* We have found that 75 percent of our consumers install and play any particular game on only one machine and less than 1 percent every try to play on more than three different machines.
* We assured consumers that if special circumstances warranted more than three machines, they could contact our customer service team and request additional authorizations.

That’s nice, but it’s irrelevant. Most of us who have concerns over the number of installations we’re allowed are probably part of that 1% that will put it on a single PC. It’s not how many PCs we can put it on so much as how many times we can put it on a particular PC that’s the issue. Some of us restage and upgrade our PCs on a regular basis and could use up a three install limit in the course of a single year. Bumping the installs to five only delays the inevitable. Providing a utility to deauthorize one of the installs helps, but is still a pain in the ass that shouldn’t be necessary. Sure we can call your nice support people and ask for additional authorizations, but we shouldn’t have to be interrogated just to install a game we bought and paid for. I have tons of EA games that I bought years ago that I still install and play every so often, some of them on a computing platform (the Commodore Amiga) that no longer exists as an active platform as far as Electronic Arts is concerned. I don’t have to call your customer service people to install and play those games so why should I have to do it for this or any other game?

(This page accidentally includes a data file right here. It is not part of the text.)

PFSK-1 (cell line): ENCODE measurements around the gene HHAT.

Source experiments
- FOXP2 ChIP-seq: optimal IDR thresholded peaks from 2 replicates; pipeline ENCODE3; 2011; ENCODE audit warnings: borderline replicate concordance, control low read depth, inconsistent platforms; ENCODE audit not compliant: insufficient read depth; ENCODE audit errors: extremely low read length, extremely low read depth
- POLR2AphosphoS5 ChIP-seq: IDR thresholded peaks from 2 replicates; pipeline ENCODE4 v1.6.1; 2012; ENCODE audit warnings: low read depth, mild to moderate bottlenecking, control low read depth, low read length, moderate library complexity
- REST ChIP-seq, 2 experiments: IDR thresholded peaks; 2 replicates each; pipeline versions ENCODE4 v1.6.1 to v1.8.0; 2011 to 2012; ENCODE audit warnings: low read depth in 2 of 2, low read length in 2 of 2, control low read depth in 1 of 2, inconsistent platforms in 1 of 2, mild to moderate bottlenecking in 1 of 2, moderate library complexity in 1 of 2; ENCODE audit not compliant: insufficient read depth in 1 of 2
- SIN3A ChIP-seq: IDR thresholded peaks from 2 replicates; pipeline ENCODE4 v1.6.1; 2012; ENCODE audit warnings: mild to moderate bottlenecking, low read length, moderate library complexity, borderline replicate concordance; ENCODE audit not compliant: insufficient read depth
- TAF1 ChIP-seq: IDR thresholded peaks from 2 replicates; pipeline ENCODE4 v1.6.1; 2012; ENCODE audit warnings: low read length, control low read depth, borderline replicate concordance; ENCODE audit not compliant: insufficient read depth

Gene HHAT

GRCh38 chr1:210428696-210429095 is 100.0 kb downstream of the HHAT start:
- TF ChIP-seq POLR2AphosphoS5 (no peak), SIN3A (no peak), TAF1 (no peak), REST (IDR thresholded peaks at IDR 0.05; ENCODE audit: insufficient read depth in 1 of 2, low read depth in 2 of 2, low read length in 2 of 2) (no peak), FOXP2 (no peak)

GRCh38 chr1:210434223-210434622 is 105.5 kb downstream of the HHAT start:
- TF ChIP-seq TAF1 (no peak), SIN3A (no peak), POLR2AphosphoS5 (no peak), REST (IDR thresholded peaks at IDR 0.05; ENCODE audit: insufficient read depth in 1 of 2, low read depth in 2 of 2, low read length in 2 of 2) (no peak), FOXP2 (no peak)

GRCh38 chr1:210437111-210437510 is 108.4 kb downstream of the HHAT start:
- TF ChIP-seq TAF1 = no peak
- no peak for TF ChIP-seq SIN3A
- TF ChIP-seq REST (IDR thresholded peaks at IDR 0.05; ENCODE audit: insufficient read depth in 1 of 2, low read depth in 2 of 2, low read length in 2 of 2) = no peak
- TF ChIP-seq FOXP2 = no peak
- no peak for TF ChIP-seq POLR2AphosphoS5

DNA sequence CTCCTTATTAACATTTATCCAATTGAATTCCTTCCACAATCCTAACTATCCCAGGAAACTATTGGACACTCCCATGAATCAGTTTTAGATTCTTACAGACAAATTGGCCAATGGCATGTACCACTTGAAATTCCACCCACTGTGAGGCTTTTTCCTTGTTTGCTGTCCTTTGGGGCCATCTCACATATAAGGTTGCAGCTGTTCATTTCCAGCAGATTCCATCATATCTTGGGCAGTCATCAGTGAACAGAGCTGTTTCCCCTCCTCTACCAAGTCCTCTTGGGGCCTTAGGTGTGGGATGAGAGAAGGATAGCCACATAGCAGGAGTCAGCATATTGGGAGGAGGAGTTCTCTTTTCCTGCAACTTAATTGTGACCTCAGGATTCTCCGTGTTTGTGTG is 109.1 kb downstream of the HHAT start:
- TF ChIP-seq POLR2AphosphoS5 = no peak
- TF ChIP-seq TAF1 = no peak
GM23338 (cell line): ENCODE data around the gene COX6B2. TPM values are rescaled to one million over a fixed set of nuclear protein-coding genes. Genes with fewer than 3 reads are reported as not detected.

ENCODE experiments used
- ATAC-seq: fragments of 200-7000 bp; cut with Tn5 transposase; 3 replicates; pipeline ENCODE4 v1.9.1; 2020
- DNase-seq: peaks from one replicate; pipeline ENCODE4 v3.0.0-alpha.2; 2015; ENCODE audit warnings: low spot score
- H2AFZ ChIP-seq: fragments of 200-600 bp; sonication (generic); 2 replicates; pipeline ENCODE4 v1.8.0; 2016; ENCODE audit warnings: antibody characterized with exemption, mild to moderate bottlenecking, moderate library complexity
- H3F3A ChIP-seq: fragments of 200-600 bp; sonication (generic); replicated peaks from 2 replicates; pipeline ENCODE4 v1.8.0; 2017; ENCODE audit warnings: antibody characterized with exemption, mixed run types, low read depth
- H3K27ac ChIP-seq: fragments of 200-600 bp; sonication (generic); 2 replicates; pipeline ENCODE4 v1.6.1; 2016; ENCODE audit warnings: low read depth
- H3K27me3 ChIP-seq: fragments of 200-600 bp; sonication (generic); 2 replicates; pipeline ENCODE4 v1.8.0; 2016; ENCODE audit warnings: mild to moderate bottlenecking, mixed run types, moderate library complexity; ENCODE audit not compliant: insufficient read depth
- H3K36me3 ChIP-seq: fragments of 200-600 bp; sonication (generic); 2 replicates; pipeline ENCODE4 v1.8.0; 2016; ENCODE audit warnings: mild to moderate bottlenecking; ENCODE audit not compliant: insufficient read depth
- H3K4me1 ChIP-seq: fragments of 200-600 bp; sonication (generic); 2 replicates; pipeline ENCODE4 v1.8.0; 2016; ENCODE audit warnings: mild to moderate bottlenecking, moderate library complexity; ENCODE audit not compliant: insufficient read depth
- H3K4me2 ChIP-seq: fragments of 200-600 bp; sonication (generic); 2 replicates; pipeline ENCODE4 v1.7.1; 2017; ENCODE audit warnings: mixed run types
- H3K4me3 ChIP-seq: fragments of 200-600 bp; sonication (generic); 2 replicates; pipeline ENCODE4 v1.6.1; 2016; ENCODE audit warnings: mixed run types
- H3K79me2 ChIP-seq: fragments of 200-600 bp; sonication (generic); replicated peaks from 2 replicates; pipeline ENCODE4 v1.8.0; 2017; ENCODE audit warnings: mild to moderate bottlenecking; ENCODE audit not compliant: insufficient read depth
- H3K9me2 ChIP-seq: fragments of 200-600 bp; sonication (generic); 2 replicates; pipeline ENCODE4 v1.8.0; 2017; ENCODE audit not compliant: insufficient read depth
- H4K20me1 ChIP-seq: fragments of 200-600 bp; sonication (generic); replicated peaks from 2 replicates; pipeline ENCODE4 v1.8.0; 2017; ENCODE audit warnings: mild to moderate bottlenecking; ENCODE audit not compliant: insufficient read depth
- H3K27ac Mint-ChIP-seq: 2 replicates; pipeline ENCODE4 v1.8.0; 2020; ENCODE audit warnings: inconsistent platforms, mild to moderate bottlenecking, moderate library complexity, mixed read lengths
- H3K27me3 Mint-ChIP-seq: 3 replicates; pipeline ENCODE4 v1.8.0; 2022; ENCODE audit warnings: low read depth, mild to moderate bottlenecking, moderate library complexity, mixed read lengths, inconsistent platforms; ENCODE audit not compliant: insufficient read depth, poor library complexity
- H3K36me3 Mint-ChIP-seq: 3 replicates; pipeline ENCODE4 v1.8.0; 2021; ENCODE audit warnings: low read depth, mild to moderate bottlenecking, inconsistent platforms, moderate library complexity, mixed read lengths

But we’ve received complaints from a lot of customers who we recognize and respect. And while it’s easy to discount the noise from those who only want to post or transfer thousands of copies of the game on the Internet, I believe we need to adapt our policy to accommodate our legitimate consumers.

Going forward, we will amend the DRM policy on Spore to:

* Expand the number of eligible machines from three to five.
* Continue to offer channels to request additional activations where warranted.
* Expedite our development of a system that will allow consumers to de-authorize machines and move authorizations to new machines. When this system goes online, it will effectively give players direct control to manage their authorizations between an unlimited number of machines.

Sorry, that’s not good enough to get me to plunk down the $50 you’re asking for. You haven’t addressed the fact that SecuROM itself is part of the problem as it is known to cause issues with some legitimate hardware and software people may have installed in their machines. It’s also known to update itself without notifying or getting consent from the owner of the computer and even if it was working previously those future updates could potentially introduce problems. Additionally it’s known to send encrypted data back to a server without informing the owner of the PC what info it’s sending or why and that falls under the definition of spyware.